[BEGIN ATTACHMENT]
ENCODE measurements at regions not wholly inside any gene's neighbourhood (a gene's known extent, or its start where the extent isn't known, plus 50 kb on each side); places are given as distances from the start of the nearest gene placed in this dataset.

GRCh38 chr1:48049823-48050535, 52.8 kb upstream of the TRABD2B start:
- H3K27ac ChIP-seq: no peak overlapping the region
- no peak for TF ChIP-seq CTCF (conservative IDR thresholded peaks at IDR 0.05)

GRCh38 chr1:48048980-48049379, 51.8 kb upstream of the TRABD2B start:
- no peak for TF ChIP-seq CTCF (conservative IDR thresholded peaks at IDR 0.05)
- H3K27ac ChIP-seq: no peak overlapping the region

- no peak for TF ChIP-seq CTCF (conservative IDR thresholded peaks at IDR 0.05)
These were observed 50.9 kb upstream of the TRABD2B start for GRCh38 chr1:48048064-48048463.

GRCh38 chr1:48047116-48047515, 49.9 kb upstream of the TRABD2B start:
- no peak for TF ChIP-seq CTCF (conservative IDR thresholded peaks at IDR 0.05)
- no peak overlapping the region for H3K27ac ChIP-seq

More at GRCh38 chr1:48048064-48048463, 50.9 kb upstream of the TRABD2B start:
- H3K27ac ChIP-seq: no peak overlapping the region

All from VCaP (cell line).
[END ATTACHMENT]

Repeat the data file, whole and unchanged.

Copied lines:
ENCODE measurements at regions not wholly inside any gene's neighbourhood (a gene's known extent, or its start where the extent isn't known, plus 50 kb on each side); places are given as distances from the start of the nearest gene placed in this dataset.

GRCh38 chr1:48049823-48050535, 52.8 kb upstream of the TRABD2B start:
- H3K27ac ChIP-seq: no peak overlapping the region
- no peak for TF ChIP-seq CTCF (conservative IDR thresholded peaks at IDR 0.05)

GRCh38 chr1:48048980-48049379, 51.8 kb upstream of the TRABD2B start:
- no peak for TF ChIP-seq CTCF (conservative IDR thresholded peaks at IDR 0.05)
- H3K27ac ChIP-seq: no peak overlapping the region

- no peak for TF ChIP-seq CTCF (conservative IDR thresholded peaks at IDR 0.05)
These were observed 50.9 kb upstream of the TRABD2B start for GRCh38 chr1:48048064-48048463.

GRCh38 chr1:48047116-48047515, 49.9 kb upstream of the TRABD2B start:
- no peak for TF ChIP-seq CTCF (conservative IDR thresholded peaks at IDR 0.05)
- no peak overlapping the region for H3K27ac ChIP-seq

More at GRCh38 chr1:48048064-48048463, 50.9 kb upstream of the TRABD2B start:
- H3K27ac ChIP-seq: no peak overlapping the region

All from VCaP (cell line).